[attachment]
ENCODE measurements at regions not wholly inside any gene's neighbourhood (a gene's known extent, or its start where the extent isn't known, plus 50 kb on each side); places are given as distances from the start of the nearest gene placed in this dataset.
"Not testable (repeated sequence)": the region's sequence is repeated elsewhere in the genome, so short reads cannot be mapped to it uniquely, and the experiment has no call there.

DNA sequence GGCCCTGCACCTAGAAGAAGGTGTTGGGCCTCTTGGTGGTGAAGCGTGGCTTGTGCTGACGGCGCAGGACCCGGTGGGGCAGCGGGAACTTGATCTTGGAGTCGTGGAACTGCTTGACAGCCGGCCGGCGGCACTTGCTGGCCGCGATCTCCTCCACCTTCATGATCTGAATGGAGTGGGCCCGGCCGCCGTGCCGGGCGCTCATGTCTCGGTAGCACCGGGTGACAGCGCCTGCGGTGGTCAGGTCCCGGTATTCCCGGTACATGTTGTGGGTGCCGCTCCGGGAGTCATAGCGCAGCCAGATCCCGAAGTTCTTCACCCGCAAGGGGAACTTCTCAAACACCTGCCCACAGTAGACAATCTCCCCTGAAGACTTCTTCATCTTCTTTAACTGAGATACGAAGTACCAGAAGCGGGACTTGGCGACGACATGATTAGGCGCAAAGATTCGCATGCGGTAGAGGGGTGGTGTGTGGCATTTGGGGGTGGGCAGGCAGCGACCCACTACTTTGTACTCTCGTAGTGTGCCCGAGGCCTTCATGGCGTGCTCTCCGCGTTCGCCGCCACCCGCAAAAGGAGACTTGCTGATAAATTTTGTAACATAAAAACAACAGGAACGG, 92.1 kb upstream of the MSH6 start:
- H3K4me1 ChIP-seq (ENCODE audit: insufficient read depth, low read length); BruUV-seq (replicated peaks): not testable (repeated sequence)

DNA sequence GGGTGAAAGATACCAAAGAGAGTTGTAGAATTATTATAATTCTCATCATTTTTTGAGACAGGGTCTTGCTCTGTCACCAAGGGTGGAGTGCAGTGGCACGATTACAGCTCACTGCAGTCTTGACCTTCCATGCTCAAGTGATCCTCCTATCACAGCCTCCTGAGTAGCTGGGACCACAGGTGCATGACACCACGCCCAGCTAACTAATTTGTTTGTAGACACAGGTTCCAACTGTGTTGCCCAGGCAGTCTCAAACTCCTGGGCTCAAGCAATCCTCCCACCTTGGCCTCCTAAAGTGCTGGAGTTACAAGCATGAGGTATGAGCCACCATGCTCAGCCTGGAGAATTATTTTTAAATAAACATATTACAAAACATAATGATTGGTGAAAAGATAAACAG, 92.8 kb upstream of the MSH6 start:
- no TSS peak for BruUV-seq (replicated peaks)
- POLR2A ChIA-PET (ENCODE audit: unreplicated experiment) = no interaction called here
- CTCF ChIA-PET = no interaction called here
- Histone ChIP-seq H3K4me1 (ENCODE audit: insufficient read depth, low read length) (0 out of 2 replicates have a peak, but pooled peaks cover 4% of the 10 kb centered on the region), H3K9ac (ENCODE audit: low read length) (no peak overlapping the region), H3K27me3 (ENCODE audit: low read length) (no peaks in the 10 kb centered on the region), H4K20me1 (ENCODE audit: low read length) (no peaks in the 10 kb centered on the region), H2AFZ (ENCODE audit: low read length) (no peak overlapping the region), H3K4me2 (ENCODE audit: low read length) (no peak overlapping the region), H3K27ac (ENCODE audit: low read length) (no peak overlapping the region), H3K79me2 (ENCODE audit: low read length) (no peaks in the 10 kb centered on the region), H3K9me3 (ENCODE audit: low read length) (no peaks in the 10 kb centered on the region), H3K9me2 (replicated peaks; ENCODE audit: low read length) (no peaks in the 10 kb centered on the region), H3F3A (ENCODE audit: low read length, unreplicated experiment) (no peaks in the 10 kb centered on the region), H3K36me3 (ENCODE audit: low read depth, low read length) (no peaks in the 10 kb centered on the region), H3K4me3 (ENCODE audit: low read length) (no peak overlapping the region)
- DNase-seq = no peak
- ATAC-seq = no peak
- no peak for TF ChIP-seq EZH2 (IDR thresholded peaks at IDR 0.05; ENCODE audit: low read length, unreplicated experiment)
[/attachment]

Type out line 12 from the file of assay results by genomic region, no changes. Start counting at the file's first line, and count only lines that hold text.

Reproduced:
- no peak for TF ChIP-seq EZH2 (IDR thresholded peaks at IDR 0.05; ENCODE audit: low read length, unreplicated experiment)